The reason Angel has done well with community colleges, Henderson said, isn't that it was seeking that sector per se, but was looking for "institutions that focus on teaching and learning," which is every community college, but not necessarily every four-year institution.

Chasen stressed that the attraction of Angel to Blackboard was respect for just the qualities that Angel's fans praise: teaching tools and customer service. He pledged that Angel customers would continue to receive strong support, that the new version of Angel that is coming out just as this deal is being announced would in fact come out, and that pricing would remain stable. Asked about the long term, he said it was too early to discuss specifics, but that "a possibility" would be for all of the company's customers to benefit from "the best features and functionality of Angel and Blackboard and WebCT."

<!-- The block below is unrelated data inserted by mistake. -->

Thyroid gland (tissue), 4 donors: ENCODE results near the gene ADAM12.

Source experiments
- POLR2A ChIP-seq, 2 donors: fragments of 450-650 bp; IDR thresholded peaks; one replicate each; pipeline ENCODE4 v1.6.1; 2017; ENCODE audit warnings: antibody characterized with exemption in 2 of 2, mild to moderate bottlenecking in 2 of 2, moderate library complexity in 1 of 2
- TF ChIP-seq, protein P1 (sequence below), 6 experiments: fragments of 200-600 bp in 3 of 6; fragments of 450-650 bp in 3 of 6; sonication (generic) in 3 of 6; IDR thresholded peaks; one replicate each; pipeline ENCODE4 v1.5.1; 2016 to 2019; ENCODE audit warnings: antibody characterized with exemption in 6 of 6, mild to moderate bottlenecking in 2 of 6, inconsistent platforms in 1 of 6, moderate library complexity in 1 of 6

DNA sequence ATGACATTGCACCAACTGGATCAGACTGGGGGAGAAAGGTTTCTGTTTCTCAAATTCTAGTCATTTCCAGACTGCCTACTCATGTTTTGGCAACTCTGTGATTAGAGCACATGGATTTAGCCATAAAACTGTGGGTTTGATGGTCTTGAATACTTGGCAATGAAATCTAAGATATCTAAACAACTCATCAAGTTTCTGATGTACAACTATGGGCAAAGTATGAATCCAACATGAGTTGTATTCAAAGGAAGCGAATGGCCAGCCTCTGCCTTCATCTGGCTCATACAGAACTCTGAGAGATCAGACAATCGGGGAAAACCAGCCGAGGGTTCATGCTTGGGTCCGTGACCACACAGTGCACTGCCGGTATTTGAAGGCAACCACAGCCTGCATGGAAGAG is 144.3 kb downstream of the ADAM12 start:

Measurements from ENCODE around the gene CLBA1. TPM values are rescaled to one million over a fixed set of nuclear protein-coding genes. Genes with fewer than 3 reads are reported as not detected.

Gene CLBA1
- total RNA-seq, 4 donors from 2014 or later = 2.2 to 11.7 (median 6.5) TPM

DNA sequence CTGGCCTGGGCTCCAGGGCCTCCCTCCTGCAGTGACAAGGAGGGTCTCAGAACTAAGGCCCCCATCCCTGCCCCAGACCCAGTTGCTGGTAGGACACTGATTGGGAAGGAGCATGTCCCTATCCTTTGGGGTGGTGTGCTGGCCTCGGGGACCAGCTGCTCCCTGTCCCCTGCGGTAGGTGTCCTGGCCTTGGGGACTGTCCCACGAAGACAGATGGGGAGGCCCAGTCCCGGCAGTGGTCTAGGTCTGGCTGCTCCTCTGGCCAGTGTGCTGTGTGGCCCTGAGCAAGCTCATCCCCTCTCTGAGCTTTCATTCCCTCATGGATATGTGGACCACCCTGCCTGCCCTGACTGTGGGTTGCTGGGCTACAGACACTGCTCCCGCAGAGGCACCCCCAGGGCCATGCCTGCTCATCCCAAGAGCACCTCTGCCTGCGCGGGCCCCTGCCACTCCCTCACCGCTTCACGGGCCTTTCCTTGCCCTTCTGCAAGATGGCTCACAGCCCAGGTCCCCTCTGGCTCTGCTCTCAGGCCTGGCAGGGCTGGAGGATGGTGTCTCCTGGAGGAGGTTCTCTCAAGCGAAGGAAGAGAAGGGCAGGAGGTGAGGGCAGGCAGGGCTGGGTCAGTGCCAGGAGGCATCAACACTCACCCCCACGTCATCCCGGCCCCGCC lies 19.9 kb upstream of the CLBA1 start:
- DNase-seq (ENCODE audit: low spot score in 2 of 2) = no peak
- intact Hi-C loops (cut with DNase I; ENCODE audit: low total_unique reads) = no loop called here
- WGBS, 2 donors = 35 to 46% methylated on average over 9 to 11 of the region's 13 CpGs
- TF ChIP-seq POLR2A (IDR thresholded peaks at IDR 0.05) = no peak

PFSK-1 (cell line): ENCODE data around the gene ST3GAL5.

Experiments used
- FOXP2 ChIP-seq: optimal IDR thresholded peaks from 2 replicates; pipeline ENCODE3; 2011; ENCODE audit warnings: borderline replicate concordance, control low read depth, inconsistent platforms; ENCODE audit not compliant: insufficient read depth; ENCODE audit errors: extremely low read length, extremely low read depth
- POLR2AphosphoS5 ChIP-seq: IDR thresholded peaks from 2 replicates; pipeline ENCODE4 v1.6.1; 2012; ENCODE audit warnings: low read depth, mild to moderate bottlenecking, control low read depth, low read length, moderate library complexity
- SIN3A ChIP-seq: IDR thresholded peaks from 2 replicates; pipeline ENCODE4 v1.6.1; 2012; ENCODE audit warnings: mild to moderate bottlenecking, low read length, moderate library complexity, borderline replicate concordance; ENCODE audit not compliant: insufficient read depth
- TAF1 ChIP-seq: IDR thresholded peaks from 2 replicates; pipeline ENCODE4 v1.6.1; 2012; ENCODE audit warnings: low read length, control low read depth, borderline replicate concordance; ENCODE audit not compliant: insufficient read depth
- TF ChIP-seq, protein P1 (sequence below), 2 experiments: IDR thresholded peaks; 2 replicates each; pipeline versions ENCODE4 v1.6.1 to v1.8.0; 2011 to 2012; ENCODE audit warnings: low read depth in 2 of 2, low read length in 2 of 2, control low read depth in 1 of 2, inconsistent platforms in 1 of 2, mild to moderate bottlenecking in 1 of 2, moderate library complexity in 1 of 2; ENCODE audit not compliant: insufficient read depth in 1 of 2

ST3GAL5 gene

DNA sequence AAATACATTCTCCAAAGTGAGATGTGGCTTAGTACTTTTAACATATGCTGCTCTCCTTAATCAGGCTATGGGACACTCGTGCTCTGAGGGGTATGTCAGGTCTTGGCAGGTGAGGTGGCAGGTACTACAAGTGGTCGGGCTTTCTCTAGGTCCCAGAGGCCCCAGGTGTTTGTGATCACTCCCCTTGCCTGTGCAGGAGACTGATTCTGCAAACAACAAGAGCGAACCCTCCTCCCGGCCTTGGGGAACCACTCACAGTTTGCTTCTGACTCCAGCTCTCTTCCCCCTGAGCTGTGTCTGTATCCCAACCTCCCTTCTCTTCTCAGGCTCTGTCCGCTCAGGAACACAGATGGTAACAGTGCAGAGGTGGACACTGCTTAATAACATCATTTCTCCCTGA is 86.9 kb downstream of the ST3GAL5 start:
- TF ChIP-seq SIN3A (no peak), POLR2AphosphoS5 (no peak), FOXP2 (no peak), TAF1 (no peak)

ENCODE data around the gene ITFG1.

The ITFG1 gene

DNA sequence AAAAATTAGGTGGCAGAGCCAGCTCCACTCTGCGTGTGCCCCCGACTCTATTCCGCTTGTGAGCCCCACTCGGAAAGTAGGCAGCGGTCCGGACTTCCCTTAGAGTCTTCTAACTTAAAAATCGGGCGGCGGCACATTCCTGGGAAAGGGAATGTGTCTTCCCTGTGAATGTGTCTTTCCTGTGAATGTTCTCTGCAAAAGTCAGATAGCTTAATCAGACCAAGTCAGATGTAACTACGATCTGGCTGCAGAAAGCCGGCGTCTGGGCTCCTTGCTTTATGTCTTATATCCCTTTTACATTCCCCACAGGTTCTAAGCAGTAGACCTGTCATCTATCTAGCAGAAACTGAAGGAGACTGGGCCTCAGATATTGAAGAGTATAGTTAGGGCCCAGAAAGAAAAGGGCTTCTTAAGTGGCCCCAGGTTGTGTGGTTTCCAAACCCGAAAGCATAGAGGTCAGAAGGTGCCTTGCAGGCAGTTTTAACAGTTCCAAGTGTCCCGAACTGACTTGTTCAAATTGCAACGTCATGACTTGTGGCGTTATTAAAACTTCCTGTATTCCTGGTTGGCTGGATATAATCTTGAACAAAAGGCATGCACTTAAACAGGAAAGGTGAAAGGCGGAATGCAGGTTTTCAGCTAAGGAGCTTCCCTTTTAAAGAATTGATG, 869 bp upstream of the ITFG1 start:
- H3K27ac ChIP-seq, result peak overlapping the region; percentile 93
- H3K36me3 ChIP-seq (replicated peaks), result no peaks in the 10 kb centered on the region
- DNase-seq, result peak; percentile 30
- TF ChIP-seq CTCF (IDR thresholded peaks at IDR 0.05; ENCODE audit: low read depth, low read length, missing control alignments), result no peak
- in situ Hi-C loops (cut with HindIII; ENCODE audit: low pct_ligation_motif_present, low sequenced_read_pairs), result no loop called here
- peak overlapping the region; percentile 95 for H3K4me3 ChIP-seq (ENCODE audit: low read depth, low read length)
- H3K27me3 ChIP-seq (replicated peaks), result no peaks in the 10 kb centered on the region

One industry observer who asked not to be identified said that the news gives openings to Blackboard's remaining competitors, both open source and corporate. "This deal makes a lot of sense for Blackboard given that their WebCT customers have been fleeing to Angel, but I'm not sure that their former customers [who have moved already] will be thrilled. They made a specific decision to leave."

The key question, said this technology and education expert, is how Blackboard can develop "a migration plan" that satisfies its new customers.

Officials of Desire2Learn and Sakai did not respond to requests for comment and eCollege/Pearson declined comment.

Felice Nudelman, executive director for education of The New York Times, the parent company of Epsilen, said "Congratulations to Blackboard" on the news. But she saw the announcement as encouraging not just for Blackboard.

"The higher education market is in an exciting phase of development with many colleges and universities looking for the next iteration of e-learning," she said. "Epsilen and the New York Times Knowledge Network are excited about being in this space. I think the Blackboard acquisition of Angel creates an opening for Web 2.0 e-learning platforms like Epsilen and others."